Researchers from Linköping University have used computer simulations to show how stable aromatic molecules can change when exposed to light. The findings could have long-term applications in various industries, including molecular machinery, medicine, and solar energy storage.
Everyone knows that petrol smells nice. This is because it contains the aromatic molecule benzene. And aromatic molecules don’t just smell nice: they have many useful chemical properties. Our discovery means that we can add more properties.
Bo Durbeej, Professor, Computational Physics, Linköping University
Normal organic chemistry allows for the use of heat to initiate reactions. However, an aromatic molecule is a persistent hydrocarbon, and it is challenging to ignite interactions between such molecules and others just by heating.
This happens as a result of the molecule’s existing optimum energy state. On the other hand, an aromatic molecule can develop in a process very quickly.
Now, Linköping University researchers have demonstrated through computer simulations that it is feasible to light-activate aromatic compounds. These kinds of reactions are referred to as photochemical reactions.
Durbeej added, “It is possible to add more energy using light than using heat. In this case, light can help an aromatic molecule to become antiaromatic, and thus highly reactive. This is a new way to control photochemical reactions using the aromaticity of the molecules.”
When the study was published, the outcome was deemed significant enough to be featured on the front cover of the Journal of Organic Chemistry. It could be used in a variety of contexts in the long run.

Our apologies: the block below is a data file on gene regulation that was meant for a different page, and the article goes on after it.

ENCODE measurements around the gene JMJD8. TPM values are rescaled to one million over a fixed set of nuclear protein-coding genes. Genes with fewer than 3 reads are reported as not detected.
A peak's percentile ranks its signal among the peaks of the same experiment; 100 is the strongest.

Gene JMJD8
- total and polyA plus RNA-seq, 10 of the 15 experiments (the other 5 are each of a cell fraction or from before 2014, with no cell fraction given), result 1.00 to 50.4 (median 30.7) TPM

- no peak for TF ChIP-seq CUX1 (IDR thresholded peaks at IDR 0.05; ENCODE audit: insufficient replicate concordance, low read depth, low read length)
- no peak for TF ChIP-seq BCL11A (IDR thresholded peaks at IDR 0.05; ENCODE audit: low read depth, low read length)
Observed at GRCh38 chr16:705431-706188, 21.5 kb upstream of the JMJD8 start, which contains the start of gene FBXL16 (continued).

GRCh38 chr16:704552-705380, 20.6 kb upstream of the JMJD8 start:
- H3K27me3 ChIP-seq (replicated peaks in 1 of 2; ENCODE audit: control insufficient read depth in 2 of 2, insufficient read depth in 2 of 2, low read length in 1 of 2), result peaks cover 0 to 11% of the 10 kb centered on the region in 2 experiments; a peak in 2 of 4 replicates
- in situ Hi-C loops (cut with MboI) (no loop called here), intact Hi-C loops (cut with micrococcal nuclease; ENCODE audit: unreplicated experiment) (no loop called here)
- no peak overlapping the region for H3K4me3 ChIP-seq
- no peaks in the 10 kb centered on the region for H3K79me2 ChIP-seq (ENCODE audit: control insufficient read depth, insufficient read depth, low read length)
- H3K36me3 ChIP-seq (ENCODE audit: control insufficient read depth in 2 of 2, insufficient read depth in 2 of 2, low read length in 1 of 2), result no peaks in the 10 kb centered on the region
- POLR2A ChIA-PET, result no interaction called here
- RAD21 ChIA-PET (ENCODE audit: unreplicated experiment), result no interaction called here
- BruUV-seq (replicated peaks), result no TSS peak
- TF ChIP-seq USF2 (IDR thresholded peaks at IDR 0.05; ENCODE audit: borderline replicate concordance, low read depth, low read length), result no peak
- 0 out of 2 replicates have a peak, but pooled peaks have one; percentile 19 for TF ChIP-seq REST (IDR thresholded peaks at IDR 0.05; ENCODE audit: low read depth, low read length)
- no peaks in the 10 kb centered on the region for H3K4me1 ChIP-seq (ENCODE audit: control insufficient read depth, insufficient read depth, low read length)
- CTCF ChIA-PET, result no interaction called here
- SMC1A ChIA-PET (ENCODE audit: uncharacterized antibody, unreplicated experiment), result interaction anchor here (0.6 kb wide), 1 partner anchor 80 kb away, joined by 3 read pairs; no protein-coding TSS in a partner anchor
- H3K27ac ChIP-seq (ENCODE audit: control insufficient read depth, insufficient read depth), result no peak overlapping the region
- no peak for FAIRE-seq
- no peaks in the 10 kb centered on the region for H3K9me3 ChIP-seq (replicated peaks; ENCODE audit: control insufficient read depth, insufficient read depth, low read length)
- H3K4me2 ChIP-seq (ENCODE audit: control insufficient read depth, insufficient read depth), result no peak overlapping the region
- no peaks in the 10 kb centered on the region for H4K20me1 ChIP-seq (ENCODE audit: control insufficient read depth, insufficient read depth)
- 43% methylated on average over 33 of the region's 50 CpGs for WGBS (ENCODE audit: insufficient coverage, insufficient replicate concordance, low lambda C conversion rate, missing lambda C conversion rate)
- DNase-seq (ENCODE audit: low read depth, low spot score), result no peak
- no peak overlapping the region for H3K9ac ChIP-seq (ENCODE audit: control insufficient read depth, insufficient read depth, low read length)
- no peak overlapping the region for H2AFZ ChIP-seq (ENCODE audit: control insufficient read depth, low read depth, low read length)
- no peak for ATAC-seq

The research group of Bo Durbeej focuses on solar energy storage applications, but he also sees promise in molecular machines, molecular synthesis, and photopharmacology. In the latter case, it might selectively activate aromatic drug molecules using light at a location in the body where the optimal therapeutic effect is desired.
“In some cases, it is not possible to supply heat without harming surrounding structures, such as body tissue. It should, however, be possible to supply light,” further stated Durbeej.
Extends the Concept
By looking at the inverse connection in the simulations, the researchers examined the idea that the loss of aromaticity caused increased reactivity. In this instance, scientists began with an unstable antiaromatic molecule and then simulated subjecting it to light irradiation.
The result was the creation of an aromatic compound, and the researchers observed that the reactivity was lost as they had predicted.
Durbeej added, “Our discovery extends the concept of ‘aromaticity’, and we have shown that we can use this concept in organic photochemistry.”
The Olle Engkvist Foundation, the Swedish Research Council, Forsk, and the Carl Trygger Foundation provided funding for the study. The calculations were done at Linköping University’s National Supercomputer Center with assistance from the Swedish National Infrastructure for Computing (SNIC).
Oruganti, B., et al. (2022) Modulating the Photocyclization Reactivity of Diarylethenes through Changes in the Excited-State Aromaticity of the π-Linker. Journal of Organic Chemistry. doi:10.1021/acs.joc.2c01172.